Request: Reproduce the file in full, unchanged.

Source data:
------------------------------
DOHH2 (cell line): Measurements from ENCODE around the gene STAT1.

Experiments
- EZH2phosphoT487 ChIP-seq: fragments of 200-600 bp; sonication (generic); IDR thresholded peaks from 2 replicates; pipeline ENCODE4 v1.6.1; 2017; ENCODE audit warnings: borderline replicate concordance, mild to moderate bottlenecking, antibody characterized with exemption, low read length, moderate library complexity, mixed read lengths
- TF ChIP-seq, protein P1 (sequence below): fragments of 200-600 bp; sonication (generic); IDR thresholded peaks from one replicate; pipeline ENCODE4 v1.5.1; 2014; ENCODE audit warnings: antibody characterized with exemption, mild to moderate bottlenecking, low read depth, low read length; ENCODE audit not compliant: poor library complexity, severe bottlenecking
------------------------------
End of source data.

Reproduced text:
DOHH2 (cell line): Measurements from ENCODE around the gene STAT1.

Experiments
- EZH2phosphoT487 ChIP-seq: fragments of 200-600 bp; sonication (generic); IDR thresholded peaks from 2 replicates; pipeline ENCODE4 v1.6.1; 2017; ENCODE audit warnings: borderline replicate concordance, mild to moderate bottlenecking, antibody characterized with exemption, low read length, moderate library complexity, mixed read lengths
- TF ChIP-seq, protein P1 (sequence below): fragments of 200-600 bp; sonication (generic); IDR thresholded peaks from one replicate; pipeline ENCODE4 v1.5.1; 2014; ENCODE audit warnings: antibody characterized with exemption, mild to moderate bottlenecking, low read depth, low read length; ENCODE audit not compliant: poor library complexity, severe bottlenecking